Greek ministers will also be relieved that the convoluted "bailout' process they are involved in can stay on the road a bit longer, assuming Greece can now qualify for its next lump of official support.

However, if the past 2 years were all about buying time for this moment, it would be reasonable for ordinary Greeks to look at today's outcome and feel seriously short-changed.

Stephanie Flanders Article written by Stephanie Flanders Stephanie Flanders Former economics editor

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  • rate this

    Comment number 9.

    Greece should default and not seek further loans for the sake of her own people.

    Crediting nations such as ours will not like it, but the current situation of loans, default, more loans is farcical. Imagine what state the UK economy would have been in if we had kept twisting our finances to remain in the ERM 20 years ago?

    Greece should then exit the Euro and focus on her beleaguered citizens.

  • rate this

    Comment number 8.

    The amount of effort that has led to what is in reality a tiny reduction in the Greek debt will all have to happen again in the near future and then again and again. This solves nothing and has arguably roasted the chances of nearby EZ nations… What price new EZ credit now? Damned costly!

  • rate this

    Comment number 7.

    We now get to see what happens when the CDO's are triggered...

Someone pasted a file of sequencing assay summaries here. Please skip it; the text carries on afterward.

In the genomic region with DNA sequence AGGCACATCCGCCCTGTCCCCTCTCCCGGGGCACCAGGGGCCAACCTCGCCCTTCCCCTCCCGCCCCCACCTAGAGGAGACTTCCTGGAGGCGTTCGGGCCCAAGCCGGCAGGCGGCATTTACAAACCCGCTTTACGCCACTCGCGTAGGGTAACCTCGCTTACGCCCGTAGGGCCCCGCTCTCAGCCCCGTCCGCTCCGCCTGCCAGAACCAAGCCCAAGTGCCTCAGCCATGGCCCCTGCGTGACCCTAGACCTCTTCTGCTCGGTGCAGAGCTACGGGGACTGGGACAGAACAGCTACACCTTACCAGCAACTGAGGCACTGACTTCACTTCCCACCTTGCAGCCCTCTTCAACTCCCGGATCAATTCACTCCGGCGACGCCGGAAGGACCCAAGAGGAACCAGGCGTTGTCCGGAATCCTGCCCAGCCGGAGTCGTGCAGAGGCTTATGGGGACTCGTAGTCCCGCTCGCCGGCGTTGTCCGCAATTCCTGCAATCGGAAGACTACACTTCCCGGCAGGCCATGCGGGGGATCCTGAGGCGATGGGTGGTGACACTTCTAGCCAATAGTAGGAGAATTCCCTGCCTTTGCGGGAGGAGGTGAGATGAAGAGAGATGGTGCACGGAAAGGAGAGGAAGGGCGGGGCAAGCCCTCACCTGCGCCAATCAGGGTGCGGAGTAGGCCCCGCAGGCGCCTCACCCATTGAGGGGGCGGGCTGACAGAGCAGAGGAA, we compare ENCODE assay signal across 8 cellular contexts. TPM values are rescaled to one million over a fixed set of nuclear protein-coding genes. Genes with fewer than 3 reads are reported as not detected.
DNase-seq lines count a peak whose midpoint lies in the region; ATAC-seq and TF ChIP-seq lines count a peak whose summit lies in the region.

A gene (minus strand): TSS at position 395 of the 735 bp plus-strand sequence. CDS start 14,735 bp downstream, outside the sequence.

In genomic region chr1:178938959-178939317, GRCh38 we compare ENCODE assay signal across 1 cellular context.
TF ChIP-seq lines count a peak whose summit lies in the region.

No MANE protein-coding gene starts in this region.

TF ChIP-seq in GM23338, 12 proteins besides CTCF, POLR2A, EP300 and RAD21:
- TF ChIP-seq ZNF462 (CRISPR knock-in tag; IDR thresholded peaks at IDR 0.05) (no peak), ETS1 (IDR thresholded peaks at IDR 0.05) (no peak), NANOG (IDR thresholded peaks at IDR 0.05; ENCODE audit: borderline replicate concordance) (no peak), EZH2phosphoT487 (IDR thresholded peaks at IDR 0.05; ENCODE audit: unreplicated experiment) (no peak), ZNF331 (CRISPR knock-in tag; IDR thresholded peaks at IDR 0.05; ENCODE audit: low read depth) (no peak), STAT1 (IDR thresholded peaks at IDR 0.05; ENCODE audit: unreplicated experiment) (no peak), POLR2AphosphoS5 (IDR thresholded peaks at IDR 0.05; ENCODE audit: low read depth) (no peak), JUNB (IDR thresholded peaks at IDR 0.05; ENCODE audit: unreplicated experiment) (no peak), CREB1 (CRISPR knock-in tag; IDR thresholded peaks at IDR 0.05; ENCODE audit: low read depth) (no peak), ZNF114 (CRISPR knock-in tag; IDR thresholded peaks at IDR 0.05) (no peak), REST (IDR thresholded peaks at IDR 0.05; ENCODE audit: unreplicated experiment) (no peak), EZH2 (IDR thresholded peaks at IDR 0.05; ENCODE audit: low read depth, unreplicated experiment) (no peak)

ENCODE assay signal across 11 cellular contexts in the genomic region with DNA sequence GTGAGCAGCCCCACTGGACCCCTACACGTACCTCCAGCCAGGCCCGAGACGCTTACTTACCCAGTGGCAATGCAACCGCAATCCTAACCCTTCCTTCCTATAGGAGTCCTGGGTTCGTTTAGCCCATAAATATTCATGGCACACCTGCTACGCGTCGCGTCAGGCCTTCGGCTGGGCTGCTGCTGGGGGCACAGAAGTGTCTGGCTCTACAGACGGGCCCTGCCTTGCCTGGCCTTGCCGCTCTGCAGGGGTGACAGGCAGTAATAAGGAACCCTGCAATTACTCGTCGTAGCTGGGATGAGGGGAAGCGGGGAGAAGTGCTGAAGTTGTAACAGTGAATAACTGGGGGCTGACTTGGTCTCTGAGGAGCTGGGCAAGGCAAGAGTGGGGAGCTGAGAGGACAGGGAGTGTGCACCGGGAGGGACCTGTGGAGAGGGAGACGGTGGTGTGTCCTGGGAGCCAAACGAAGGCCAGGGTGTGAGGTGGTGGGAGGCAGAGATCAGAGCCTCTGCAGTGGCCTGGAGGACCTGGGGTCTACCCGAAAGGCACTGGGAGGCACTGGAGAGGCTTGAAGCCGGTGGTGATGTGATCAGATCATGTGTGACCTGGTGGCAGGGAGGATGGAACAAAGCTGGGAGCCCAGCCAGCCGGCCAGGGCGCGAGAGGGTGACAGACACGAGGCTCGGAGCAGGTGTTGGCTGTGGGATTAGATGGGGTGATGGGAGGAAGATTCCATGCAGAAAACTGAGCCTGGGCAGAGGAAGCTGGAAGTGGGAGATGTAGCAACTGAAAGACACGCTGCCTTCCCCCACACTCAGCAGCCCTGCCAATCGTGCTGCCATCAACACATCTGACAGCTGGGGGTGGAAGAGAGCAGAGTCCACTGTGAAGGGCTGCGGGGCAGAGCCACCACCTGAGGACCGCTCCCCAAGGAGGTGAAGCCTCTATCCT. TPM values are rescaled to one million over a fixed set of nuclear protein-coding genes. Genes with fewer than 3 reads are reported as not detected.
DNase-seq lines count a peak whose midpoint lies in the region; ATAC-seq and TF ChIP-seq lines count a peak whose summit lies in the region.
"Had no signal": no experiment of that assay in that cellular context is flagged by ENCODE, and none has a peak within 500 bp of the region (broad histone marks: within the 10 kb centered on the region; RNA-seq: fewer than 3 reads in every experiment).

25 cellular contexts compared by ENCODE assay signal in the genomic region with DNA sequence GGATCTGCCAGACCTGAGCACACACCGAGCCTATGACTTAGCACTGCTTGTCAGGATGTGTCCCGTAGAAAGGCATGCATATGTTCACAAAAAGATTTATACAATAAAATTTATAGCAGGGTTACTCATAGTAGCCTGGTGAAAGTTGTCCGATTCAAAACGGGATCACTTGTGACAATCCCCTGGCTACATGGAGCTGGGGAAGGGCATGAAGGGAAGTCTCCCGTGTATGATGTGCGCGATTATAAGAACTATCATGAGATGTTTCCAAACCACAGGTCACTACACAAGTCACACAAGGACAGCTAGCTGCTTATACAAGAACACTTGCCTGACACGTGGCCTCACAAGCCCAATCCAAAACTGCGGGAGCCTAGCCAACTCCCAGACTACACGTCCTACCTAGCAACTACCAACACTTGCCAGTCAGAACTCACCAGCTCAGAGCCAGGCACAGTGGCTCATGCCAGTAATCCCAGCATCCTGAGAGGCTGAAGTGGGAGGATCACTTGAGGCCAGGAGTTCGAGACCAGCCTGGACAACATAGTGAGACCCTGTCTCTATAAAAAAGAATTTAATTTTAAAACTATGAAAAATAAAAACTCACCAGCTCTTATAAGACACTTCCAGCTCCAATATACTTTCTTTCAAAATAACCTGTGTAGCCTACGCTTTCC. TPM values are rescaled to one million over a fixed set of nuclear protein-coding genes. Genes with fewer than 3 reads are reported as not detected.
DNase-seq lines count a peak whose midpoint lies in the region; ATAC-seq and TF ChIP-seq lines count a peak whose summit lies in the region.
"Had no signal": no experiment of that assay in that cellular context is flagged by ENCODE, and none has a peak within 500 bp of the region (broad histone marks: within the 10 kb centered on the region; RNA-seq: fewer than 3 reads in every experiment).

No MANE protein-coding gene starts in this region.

Plus, we all know this isn't enough for Greece. And there's Portugal in the wings.

    The Euro survives a bit longer, no one trusts the ECB anymore and the Greeks are still suffering. Meanwhile the underlying problems remain.

    I give it 6 months. Mind you last time I did that, the next crisis appeared a few weeks later!

  • rate this

    Comment number 6.

    The purpose of the 3 years of can-kicking and the buying of Greek debt by the ECB from the markets was move that debt away from the balance sheets of the (mostly French and German) banks before any haircuts or defaults.

    This in effect nationalised the bank's losses on their bets that those Greek bonds yielding 5% were safe.

    This just motivates banks to keep on making reckless bets.

  • rate this

    Comment number 5.

    Mitch Feierstein in his "Planet Ponzi..." states for example:
    "Lies, lack of accountability - and a torrent of fake money... Central banks printing money... I don't think any voter ever voted for any of this."
    This is a new politicians-bankers Ponzi dictatorship. And we've voted it into office by our own media-controled ignorance. We'll only be able to get rid of it by re-educating ourselves.

  • rate this

    Comment number 4.

    "They would have defaulted" ? They have already defaulted. If welching on your debts is not defaulting, I do not know what is , and that is what they have done, how in future can any sane organisation lend money to any nation in the Eurozone knowing that the money may never be repaid ? Greece is just the first to renege on debt, several other Eurozone countries may well have to loin them.

  • rate this

    Comment number 3.

    Portugal needs to look at the Greek fiasco and go for broke, that is default would be quicker, cleaner and less painful!

  • rate this

    Comment number 2.

    Recession - you mean depression. There is more to come and the possibility of social unrest undoing the democracy developed since the colonels. The latter may well be swatting up on economics and finance for when martial law is declared.

  • rate this

    Comment number 1.

    When will it all end.....